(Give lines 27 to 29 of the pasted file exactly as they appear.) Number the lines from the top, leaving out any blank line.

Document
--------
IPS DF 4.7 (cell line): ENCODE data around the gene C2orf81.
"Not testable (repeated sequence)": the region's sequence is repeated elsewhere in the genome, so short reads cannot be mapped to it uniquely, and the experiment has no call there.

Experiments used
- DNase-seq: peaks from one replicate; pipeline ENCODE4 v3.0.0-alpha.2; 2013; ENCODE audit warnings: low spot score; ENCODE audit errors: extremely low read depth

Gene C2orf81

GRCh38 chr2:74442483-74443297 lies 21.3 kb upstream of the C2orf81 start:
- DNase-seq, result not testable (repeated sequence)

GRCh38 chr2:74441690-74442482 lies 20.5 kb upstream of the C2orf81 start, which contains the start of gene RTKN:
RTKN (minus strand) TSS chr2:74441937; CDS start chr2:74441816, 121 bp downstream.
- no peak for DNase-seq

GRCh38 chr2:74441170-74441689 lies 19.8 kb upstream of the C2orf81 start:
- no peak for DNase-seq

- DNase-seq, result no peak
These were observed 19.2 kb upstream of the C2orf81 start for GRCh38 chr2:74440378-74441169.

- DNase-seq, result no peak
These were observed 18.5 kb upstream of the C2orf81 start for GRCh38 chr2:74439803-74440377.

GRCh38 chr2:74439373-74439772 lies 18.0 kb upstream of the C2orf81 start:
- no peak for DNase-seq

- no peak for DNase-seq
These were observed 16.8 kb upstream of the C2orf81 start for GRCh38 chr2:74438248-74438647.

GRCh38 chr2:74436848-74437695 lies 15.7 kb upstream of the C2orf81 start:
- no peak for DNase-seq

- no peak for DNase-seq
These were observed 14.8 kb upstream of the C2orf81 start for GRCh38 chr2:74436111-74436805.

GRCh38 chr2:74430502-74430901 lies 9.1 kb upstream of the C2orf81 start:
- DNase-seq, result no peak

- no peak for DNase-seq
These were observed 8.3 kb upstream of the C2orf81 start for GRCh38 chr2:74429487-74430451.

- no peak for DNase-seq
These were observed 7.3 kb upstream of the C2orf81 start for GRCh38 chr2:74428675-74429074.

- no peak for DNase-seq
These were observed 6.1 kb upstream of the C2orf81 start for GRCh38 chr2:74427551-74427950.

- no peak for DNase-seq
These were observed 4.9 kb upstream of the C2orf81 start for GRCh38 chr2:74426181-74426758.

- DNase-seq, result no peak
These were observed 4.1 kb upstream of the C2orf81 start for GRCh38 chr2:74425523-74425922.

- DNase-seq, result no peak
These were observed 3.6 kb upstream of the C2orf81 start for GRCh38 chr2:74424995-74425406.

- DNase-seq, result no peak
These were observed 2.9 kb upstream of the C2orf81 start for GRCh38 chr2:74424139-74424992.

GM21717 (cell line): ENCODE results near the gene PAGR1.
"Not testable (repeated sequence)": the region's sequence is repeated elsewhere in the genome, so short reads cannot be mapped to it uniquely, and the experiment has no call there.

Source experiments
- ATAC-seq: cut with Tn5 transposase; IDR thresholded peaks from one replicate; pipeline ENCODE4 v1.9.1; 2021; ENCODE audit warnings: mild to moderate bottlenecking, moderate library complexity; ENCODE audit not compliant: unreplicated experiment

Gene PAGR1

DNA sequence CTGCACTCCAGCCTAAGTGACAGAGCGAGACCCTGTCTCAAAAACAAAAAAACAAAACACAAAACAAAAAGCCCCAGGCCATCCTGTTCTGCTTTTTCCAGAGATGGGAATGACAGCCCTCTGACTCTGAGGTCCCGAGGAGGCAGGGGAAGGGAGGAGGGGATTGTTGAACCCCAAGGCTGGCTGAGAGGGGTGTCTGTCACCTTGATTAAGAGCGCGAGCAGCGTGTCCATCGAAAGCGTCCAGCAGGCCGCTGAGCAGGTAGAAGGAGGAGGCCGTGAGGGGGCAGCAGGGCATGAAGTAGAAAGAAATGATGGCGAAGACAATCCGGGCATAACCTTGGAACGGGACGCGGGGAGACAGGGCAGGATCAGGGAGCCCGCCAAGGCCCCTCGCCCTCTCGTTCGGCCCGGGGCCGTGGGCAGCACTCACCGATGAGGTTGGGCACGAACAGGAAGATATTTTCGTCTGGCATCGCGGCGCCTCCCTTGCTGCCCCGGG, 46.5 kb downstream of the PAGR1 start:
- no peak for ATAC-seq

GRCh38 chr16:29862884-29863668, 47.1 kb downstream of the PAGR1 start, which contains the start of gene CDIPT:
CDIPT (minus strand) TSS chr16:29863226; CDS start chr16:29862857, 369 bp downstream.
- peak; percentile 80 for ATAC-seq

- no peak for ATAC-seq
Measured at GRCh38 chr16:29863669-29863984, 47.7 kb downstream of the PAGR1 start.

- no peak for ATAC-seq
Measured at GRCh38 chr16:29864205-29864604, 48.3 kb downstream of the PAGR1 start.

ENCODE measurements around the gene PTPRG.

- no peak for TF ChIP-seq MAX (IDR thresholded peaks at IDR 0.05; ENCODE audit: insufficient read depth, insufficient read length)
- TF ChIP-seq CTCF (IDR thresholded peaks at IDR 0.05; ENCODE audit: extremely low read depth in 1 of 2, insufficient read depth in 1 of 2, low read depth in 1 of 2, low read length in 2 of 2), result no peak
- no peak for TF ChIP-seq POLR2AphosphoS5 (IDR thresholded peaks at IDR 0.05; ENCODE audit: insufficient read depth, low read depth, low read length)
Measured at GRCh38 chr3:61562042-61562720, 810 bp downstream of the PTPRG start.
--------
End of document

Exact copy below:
- no peak for DNase-seq
These were observed 8.3 kb upstream of the C2orf81 start for GRCh38 chr2:74429487-74430451.

- no peak for DNase-seq